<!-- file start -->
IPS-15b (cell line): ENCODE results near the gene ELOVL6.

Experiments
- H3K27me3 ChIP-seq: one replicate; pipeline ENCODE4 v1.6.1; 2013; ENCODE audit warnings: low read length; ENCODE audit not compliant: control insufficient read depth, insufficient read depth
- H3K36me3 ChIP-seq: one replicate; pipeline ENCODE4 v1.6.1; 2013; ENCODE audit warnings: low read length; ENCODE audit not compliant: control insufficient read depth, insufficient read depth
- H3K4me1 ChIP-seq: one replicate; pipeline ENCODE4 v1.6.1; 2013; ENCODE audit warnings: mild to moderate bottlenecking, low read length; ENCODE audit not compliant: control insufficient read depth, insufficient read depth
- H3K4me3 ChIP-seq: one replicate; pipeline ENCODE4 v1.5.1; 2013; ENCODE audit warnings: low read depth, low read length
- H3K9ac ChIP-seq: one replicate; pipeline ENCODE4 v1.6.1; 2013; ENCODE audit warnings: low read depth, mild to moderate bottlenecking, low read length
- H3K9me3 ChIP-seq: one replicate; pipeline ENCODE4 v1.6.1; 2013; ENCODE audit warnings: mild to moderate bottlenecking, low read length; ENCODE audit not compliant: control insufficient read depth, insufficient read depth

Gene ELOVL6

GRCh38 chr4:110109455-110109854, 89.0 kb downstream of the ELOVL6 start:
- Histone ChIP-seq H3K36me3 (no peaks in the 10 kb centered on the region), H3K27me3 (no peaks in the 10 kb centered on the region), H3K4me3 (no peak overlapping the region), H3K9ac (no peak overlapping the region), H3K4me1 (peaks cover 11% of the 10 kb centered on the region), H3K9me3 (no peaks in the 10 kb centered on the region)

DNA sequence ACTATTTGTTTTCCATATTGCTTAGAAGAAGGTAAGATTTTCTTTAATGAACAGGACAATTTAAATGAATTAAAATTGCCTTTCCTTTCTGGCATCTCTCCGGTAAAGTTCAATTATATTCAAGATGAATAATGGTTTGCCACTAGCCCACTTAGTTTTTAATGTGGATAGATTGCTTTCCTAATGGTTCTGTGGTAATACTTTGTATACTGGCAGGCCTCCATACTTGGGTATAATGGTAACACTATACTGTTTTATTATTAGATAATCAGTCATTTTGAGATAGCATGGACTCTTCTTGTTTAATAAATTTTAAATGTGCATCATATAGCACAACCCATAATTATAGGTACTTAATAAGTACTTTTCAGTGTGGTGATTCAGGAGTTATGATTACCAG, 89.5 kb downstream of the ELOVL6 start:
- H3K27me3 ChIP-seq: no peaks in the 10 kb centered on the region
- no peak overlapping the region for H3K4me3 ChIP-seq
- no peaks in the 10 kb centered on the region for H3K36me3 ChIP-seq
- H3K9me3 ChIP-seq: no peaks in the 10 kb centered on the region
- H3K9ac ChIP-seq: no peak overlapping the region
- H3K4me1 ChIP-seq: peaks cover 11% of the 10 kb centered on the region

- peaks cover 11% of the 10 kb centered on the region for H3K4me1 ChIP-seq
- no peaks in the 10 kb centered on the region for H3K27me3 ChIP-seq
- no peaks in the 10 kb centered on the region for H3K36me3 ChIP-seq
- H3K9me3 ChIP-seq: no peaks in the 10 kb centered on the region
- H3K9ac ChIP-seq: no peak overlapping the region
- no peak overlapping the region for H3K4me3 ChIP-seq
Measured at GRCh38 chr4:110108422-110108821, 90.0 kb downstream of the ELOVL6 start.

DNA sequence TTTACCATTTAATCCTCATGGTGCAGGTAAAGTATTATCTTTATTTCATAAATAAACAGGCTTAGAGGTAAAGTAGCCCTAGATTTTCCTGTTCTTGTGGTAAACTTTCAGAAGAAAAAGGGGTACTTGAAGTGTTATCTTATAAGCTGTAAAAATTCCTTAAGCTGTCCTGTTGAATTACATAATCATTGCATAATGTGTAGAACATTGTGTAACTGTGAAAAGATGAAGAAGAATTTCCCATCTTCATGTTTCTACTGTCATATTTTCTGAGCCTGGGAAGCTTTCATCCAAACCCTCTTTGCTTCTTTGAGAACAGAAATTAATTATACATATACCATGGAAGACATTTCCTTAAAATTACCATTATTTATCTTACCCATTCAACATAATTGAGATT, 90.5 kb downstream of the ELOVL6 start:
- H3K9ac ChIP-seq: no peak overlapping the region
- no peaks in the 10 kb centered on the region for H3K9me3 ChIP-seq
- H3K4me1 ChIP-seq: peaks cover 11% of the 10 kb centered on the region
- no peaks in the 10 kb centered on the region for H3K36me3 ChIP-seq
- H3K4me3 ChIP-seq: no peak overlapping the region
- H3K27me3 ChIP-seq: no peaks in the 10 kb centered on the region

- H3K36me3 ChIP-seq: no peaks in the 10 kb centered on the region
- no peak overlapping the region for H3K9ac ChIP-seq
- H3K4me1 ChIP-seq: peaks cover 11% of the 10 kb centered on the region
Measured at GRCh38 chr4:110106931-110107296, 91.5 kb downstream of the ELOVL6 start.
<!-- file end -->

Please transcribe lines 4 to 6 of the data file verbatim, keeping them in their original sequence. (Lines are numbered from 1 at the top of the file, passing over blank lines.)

- H3K36me3 ChIP-seq: one replicate; pipeline ENCODE4 v1.6.1; 2013; ENCODE audit warnings: low read length; ENCODE audit not compliant: control insufficient read depth, insufficient read depth
- H3K4me1 ChIP-seq: one replicate; pipeline ENCODE4 v1.6.1; 2013; ENCODE audit warnings: mild to moderate bottlenecking, low read length; ENCODE audit not compliant: control insufficient read depth, insufficient read depth
- H3K4me3 ChIP-seq: one replicate; pipeline ENCODE4 v1.5.1; 2013; ENCODE audit warnings: low read depth, low read length